His guarded suggestion to try them goes to his patients like me, who have an active lifestyle, and not to 80-year-old grandmothers with osteoporosis.
Re: Z-Coil ShoesTim M on 3/24/04 at 09:25 (147659)
The company literature definitely cautions against using the uncovered springs on ladders. I have just seen the covers, I've never used them, so I'm probably not the best person to ask about them and how they operate.
But here's a thought: somewhere in the dim and distant past I seem to recall that OSHA had a real problem with cowboy boots on construction sites; I think because of the heel height and the possibility of the boot hanging on ladder rungs and other things. It seems to me that the unloaded heel spring on the Z-Coil might fit into that same category, so a phone call to OSHA might be a good direction to go.
Re: Z-Coil ShoesTim M on 3/24/04 at 09:29 (147660)
What's the density on the grate? Do you think it would be possible to poke the spring through one of the grate squares?
Re: Z-Coil ShoesEd Davis, DPM on 3/26/04 at 23:28 (147913)
I am unsure but tend to think that they could not. I don't have access so am unsure about things like railings, ladders, steps, etc.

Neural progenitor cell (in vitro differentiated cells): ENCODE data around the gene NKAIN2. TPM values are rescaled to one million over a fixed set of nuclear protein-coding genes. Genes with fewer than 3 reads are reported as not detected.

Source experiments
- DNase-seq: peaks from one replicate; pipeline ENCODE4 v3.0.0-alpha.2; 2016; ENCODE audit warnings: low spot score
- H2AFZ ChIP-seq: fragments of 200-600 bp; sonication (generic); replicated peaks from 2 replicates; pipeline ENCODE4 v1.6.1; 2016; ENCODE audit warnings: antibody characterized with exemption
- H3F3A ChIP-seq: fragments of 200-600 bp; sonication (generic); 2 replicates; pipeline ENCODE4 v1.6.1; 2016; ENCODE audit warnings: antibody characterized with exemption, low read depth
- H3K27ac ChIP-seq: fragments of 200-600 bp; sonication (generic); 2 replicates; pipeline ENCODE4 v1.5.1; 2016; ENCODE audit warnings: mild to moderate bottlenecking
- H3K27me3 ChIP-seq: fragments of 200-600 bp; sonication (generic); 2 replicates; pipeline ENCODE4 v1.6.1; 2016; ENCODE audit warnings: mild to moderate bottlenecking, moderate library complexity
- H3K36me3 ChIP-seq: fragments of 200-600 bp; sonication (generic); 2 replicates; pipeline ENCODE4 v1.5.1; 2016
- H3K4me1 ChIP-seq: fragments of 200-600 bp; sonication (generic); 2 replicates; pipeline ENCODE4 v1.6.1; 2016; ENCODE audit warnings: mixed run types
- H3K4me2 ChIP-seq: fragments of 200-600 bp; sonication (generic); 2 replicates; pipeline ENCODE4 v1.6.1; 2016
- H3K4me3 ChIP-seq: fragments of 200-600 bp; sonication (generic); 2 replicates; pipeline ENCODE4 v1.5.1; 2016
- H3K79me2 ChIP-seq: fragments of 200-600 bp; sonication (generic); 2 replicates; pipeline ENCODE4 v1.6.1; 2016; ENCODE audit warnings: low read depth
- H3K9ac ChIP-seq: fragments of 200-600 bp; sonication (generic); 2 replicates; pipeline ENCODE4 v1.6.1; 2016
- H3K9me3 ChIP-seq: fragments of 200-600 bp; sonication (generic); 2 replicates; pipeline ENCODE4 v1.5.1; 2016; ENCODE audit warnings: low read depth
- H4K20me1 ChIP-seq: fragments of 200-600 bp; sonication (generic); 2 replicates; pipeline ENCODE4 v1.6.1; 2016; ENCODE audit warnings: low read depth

Re: Z-Coil ShoesEd Davis, DPM on 3/26/04 at 23:31 (147914)
Interesting. Cowboy boots, in my limited experience seem to 'grab' the rungs of ladders and even feel more secure to me. The heel is solid on cowboy boots. If the 'cover' of the springs has sufficient thickness and durometer, then it may not be an issue -- I would need to see the covers.
Re: Z-Coil ShoesTim M on 3/27/04 at 14:37 (147966)
Yup, exactly right; cowboy boot soles and heels are made to 'grab' the stirrups so your feet don't slip out of them. I think that's what gives OSHA heartburn: imagine an iron worker tying rebar reinforcement on a concrete highway job. He has to step up on top of some rebar grids, his heel slips down onto a horizontal rebar, which grabs his boot just like a stirrup, and he falls forward ... impaling himself on a vertical piece of rebar just a few feet away.
Re: Z-Coil ShoesPaul Hunter on 4/06/04 at 11:27 (148475)
'If you were to take out the insole from the zcoil, you would see just that it is flat inside. That is not support'
That is incorrect, you have clearly never looked at a pair of Z-Coils. The Z-Coil built in orthotic is a UCBL Full length orthotic.
Yes I wear Z-Coils and they have completely taken care of my PF as well as lower back pain.
Re: Z-Coil ShoesDeb on 4/09/04 at 15:14 (148623)
I don't think you should knock 'em till you've tried 'em. They are NOT flat on the inside. They do have an arch support - a rigid built-in orthotic - which stabilizes the foot. They help many, many people with plantar faciitis and heel spurs. As for the price. Its about $150-$170 for most of them. Seems a lot cheaper that $400-$600 orthotics doctors try to sell you. I wear them for bad knees - it relieves my pain. But I have several friends who wear them because of PF and love them.
Re: Z-Coil Shoesjason on 4/19/04 at 11:53 (149133)
The Z-CoiL Shoe has a UBCL orthotic that has a 4-5 degree arch suport. Just so you know.